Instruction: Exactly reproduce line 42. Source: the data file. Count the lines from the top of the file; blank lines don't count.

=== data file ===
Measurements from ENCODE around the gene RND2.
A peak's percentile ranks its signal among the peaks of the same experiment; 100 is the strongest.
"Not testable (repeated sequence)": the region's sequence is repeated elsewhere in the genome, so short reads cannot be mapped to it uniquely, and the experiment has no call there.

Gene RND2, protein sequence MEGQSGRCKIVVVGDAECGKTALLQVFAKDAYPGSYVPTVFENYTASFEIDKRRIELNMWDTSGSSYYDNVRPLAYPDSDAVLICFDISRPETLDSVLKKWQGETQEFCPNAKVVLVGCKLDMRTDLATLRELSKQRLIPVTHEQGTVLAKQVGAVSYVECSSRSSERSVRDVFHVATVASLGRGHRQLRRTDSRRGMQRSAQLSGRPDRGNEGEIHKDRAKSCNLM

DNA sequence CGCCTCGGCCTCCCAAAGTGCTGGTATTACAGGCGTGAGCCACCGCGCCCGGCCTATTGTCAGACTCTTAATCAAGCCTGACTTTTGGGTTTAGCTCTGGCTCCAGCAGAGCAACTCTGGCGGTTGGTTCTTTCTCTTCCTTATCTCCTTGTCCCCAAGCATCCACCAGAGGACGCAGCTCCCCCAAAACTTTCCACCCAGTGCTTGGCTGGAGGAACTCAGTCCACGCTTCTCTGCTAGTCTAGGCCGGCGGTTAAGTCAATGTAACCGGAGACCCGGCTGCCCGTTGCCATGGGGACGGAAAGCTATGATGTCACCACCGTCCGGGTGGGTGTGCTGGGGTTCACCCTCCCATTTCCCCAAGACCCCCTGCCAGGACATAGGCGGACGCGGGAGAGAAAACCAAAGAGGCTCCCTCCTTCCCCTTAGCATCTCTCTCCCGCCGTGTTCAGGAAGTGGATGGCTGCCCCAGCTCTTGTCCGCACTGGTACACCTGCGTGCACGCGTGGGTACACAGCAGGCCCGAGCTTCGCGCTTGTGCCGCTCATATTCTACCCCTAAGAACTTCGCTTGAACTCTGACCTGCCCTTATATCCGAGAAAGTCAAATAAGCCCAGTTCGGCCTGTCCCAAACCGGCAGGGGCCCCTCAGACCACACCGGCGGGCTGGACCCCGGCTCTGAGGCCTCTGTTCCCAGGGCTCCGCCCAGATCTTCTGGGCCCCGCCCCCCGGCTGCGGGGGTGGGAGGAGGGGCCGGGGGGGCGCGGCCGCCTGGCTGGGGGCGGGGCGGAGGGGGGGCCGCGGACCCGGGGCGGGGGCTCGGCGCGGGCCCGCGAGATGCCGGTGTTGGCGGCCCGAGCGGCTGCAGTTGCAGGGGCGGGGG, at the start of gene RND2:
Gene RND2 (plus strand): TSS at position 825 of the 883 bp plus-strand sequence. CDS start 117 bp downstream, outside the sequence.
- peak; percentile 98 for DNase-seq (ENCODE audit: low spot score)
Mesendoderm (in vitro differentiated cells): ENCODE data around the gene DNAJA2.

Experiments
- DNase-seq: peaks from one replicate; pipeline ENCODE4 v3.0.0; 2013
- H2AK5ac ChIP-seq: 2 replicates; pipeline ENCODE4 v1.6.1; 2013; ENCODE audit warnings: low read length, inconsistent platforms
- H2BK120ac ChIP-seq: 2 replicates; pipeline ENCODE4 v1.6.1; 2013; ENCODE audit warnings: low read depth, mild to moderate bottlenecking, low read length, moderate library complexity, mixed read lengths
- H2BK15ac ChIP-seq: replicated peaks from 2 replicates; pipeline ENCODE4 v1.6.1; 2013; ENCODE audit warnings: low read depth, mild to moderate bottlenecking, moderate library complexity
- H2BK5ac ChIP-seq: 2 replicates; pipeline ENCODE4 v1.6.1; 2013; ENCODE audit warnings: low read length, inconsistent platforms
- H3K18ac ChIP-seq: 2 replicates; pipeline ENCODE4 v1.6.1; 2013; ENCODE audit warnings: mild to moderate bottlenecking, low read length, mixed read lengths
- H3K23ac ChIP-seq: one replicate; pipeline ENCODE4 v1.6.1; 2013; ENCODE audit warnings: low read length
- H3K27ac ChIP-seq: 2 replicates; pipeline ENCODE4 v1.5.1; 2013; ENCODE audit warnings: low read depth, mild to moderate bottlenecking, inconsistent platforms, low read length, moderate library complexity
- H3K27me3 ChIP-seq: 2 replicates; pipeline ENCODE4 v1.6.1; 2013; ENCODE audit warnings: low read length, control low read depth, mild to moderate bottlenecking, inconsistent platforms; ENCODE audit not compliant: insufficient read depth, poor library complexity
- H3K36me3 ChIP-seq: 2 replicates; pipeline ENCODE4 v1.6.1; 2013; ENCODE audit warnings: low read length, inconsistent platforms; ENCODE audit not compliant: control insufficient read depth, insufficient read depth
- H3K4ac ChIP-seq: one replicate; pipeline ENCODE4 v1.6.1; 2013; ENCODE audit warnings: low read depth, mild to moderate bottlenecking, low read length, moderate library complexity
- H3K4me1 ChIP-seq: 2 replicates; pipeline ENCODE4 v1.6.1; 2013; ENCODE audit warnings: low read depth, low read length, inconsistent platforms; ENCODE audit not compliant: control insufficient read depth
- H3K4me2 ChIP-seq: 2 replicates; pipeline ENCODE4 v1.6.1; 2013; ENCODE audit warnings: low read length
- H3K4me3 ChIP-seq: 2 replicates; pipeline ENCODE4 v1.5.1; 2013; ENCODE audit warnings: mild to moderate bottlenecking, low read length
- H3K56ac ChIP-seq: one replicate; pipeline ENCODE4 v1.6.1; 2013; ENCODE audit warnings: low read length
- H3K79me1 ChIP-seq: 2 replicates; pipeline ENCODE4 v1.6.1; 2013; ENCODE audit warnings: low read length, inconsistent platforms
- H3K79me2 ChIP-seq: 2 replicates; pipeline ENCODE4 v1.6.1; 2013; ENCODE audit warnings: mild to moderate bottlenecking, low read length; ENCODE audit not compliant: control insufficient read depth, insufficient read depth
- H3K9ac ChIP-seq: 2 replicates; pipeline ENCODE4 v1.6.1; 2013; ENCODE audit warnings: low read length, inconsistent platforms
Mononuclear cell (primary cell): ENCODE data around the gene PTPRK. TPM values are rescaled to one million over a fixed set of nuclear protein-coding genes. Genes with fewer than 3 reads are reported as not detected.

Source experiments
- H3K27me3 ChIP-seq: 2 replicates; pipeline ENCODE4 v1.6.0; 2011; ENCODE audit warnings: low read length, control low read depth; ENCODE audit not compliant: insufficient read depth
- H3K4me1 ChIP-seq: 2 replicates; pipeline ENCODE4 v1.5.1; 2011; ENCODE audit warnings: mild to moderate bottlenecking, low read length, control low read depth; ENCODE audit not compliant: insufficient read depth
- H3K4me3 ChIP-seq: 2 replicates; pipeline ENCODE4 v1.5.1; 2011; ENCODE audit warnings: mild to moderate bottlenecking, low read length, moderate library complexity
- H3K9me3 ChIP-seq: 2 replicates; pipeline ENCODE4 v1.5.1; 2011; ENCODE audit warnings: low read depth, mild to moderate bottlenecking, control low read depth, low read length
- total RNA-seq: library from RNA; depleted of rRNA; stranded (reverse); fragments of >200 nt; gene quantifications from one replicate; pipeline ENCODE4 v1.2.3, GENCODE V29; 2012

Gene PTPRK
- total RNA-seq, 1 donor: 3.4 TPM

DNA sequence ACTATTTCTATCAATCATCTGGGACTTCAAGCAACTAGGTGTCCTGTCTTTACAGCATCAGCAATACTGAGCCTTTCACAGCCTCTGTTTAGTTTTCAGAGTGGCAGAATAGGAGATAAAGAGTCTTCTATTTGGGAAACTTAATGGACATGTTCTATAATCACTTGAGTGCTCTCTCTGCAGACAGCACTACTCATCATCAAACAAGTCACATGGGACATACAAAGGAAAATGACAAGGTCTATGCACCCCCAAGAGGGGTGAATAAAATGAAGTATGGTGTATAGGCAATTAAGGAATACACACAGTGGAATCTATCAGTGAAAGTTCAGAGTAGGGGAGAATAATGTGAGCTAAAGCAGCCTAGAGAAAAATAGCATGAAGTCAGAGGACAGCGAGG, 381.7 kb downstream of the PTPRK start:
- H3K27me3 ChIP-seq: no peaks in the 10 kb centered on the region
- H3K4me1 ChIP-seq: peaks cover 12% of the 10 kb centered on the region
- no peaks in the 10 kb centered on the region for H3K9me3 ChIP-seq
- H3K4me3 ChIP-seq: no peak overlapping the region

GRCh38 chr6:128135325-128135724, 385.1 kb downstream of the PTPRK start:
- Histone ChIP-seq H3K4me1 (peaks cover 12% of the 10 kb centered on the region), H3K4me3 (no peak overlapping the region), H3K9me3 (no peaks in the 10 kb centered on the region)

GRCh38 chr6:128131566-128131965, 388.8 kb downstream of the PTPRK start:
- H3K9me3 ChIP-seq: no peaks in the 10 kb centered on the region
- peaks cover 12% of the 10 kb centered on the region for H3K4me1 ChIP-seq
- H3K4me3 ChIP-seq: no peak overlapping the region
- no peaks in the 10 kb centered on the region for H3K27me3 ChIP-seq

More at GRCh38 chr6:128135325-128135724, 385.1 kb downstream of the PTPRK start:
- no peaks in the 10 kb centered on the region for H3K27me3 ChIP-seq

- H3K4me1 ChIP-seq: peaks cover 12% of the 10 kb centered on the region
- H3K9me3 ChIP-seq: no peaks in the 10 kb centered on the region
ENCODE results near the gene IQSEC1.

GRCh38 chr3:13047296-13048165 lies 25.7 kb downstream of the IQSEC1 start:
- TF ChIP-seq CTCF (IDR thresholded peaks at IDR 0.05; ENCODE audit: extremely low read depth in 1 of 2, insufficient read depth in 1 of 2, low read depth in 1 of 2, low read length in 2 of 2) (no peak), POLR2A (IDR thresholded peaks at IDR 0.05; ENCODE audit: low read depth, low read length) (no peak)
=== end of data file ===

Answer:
GRCh38 chr6:128135325-128135724, 385.1 kb downstream of the PTPRK start: